In the last three years Lifehack has directly engaged with over 1500 people in kanohi ki te kanohi (face-to-face) programmes and events.
We’ve put lots of time and effort into creating safe spaces for people to connect and learn. Which means that most people leave feeling hopeful, inspired and motivated to work alongside young people to improve youth wellbeing.
Of course, a one-off event or programme can only do so much. Continuing support is crucial if we’re to empower a generation of kiwis to flourish.
As a small team with a limited budget, we’ve been wondering how we can better support the ever-growing Lifehack Community to increase their impact on youth wellbeing.
Our community support so far
After our first Flourishing Fellowship in 2015, the participants cried out for another event – something to keep the collaborative learning alive.
So, in March 2016 we hosted a Community Retreat. Thirty-five people came together over two and a half days to reconnect, recharge and renew their commitment to youth wellbeing.
The Retreat drew heavily on the Māori concept of ako (mutual learning). We used open space processes to share skills and tools amongst this small group. And we invited some of the Lifehack tuakana (elders) to run workshops on facilitation and Maori games.
The Retreat ably served the 35 people involved. But was only 3% of the 1500 people we’ve engaged with in the last three years. And it came at a relatively heavy financial and time cost to the Lifehack team across several months of planning and promotion.
Online group for community conversations
On the last day of the Community Retreat, we hosted a process that encouraged people to suggest ideas for improving the Lifehack community. Groups formed around those ideas and spent some time coming up with a next step to make it happen.
That process reminded us of an important lesson: you cannot force a community into being, or into action. Only one of the ideas ended up coming to fruition: an online channel on Slack (an instant messaging platform).
The Slack channel has been active for about six months. We’ve seen lots of magic shared in that time. But tellingly, three out of every five messages has been a direct message from one person to another. And only 36 people have signed into the group.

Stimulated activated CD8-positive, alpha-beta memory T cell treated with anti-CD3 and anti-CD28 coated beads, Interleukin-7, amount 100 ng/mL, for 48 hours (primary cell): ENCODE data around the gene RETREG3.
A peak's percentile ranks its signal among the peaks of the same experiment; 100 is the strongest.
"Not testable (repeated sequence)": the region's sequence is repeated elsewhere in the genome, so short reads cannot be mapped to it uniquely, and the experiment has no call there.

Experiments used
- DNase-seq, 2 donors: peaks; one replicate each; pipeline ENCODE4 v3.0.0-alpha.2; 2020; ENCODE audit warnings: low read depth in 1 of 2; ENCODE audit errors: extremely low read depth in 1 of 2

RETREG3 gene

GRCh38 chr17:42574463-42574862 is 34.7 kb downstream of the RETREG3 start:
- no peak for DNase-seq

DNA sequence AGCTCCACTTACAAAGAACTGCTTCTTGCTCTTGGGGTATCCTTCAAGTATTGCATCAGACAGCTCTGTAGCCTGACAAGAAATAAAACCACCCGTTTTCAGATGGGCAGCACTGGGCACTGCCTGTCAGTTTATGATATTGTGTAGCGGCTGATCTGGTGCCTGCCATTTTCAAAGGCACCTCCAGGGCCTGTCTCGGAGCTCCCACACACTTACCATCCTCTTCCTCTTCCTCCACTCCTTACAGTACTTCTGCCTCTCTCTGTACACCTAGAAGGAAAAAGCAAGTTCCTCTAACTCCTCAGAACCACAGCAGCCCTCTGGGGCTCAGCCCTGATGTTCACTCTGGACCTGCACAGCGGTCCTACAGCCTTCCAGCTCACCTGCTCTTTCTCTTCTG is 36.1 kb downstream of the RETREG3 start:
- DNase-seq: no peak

So we’ve left the Slack channel online; our community can continue to use it if they choose, but we won’t actively check it. Instead, we’re going to try using the various Lifehack Facebook groups to stay in contact – especially the LifehackHQ Forum – as these groups appear to be more naturally active.
Okay, so what might the community need?
In the last few weeks of 2016, we made a special effort to listen to the opportunities and challenges faced by our community. We asked questions like:
- “What opportunities are you seeing for next year?”
- “What skills, methods, processes and tools do you need to improve your practice?”
- “What makes Lifehack unique?”
A few key themes have emerged.
The first is that it’s challenging to access the knowledge gained from a Lifehack programme or event. A lot of our learning is experiential, rather than textbook focussed. And while we’ve tried to open-source lots of our learnings and resources, there is clearly more we could be doing.
Another theme is that many people feel all at sea when they head back into the workplace after a Lifehack programme or event. It can be like going back 30 years in time after being exposed to new thinking on prototyping, social enterprise, technology and wellbeing.
Finally, we’ve heard several comments about the blurred line between the Lifehack “team” and the Lifehack “community”. This presents an opportunity for the community to grow, to become a separate entity apart from the core team, and we’ve seen this already start to happen.
What tactics are we going to experiment with this year?
For the first half of this year, we’ll be experimenting with more deliberate and meaningful online contact.
It will be an experiment to see whether we can reach a larger and more diverse cohort – drawing on existing connections to identify and respond to needs across New Zealand.
So what might this look like? Keep an eye out for:
- Ako sessions (where community members share their skills and knowledge with others)
- Project kitchens (where we give feedback on early-stage ideas)
- Community kōrero (where we listen and support each other with the challenges that come with working to improve youth wellbeing)
Our first event is coming up!
The first online event will be an online ako session on Wednesday 15 February at 7:00pm. Put the date in your diary!
We’ll be looking for a volunteer to share a skill or experience with the community, or to host a conversation about a particular topic. It might be around tikanga Maori, prototyping and design, LGBQT awesomeness, organisational change – or anything that’s useful for youth wellbeing initiatives.